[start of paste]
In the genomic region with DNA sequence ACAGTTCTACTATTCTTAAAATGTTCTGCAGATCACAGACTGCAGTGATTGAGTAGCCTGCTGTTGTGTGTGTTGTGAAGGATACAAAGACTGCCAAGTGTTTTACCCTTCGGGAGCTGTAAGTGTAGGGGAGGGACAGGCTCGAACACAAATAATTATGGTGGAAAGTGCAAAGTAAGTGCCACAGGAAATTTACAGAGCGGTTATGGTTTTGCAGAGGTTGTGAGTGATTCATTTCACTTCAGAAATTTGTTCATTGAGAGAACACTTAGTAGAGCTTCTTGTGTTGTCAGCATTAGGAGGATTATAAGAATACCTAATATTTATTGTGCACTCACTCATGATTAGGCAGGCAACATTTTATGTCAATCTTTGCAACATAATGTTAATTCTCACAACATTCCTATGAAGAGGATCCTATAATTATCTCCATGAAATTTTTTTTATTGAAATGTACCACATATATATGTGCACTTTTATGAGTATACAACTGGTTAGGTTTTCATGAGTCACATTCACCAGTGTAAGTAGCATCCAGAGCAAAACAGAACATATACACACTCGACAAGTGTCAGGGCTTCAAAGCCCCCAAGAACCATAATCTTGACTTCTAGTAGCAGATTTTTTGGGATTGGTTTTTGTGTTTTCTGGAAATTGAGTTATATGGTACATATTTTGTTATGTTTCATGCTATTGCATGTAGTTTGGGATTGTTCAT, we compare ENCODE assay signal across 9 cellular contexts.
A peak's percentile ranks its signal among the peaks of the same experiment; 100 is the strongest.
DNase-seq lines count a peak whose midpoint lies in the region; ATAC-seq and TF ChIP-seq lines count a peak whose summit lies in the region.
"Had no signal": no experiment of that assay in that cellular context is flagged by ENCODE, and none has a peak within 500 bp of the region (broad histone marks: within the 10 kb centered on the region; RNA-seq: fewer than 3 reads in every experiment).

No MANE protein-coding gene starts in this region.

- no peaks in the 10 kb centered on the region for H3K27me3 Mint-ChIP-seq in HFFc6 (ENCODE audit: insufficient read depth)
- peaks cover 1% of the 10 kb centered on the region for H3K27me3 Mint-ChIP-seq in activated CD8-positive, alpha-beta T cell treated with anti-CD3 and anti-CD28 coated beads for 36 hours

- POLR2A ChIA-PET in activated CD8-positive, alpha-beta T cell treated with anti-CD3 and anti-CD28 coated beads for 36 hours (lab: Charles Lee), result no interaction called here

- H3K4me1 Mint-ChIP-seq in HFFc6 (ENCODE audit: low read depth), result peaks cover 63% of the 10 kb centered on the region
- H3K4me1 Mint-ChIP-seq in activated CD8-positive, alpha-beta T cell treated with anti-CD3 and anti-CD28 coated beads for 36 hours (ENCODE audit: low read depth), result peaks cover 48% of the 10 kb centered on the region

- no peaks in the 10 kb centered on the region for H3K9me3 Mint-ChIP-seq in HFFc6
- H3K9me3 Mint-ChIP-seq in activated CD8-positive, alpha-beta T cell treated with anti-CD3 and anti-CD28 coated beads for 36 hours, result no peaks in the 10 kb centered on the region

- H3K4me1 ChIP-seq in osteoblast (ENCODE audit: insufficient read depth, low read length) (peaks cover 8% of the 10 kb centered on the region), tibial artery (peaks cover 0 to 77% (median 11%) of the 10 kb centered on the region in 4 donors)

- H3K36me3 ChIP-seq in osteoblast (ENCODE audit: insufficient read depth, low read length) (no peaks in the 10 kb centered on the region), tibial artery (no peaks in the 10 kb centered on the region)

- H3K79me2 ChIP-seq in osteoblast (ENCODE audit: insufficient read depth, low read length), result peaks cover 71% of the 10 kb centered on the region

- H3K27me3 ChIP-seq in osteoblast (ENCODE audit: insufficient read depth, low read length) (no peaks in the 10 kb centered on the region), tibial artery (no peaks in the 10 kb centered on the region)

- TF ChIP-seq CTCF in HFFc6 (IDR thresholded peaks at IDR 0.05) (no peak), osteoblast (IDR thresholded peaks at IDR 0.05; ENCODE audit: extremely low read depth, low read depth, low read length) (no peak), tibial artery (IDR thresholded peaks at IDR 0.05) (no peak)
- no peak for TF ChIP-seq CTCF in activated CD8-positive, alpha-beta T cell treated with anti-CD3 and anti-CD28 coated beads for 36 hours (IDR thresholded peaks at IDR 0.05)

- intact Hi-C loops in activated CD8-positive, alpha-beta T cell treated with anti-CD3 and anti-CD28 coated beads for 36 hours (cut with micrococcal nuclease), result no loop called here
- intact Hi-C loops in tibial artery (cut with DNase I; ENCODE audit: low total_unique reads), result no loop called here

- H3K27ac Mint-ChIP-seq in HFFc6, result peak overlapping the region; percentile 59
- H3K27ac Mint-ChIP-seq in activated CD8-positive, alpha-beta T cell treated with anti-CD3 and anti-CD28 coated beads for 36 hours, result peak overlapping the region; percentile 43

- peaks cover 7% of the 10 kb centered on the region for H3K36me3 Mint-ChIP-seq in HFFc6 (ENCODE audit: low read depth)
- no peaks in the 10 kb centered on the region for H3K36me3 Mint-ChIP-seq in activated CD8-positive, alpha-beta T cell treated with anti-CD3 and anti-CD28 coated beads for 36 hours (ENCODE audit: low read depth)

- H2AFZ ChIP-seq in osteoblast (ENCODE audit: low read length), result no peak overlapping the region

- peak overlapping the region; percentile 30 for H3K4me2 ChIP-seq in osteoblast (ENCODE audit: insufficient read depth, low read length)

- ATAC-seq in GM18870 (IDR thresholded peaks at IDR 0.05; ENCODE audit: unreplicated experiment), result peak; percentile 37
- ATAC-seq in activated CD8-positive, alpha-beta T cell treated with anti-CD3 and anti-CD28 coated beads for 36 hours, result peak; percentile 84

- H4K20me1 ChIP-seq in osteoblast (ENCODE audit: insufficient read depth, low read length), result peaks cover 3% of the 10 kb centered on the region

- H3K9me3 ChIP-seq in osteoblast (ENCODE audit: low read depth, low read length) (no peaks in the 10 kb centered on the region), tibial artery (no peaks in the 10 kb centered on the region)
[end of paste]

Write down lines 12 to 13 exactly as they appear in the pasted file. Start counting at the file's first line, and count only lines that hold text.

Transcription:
- H3K9me3 Mint-ChIP-seq in activated CD8-positive, alpha-beta T cell treated with anti-CD3 and anti-CD28 coated beads for 36 hours, result no peaks in the 10 kb centered on the region

- H3K4me1 ChIP-seq in osteoblast (ENCODE audit: insufficient read depth, low read length) (peaks cover 8% of the 10 kb centered on the region), tibial artery (peaks cover 0 to 77% (median 11%) of the 10 kb centered on the region in 4 donors)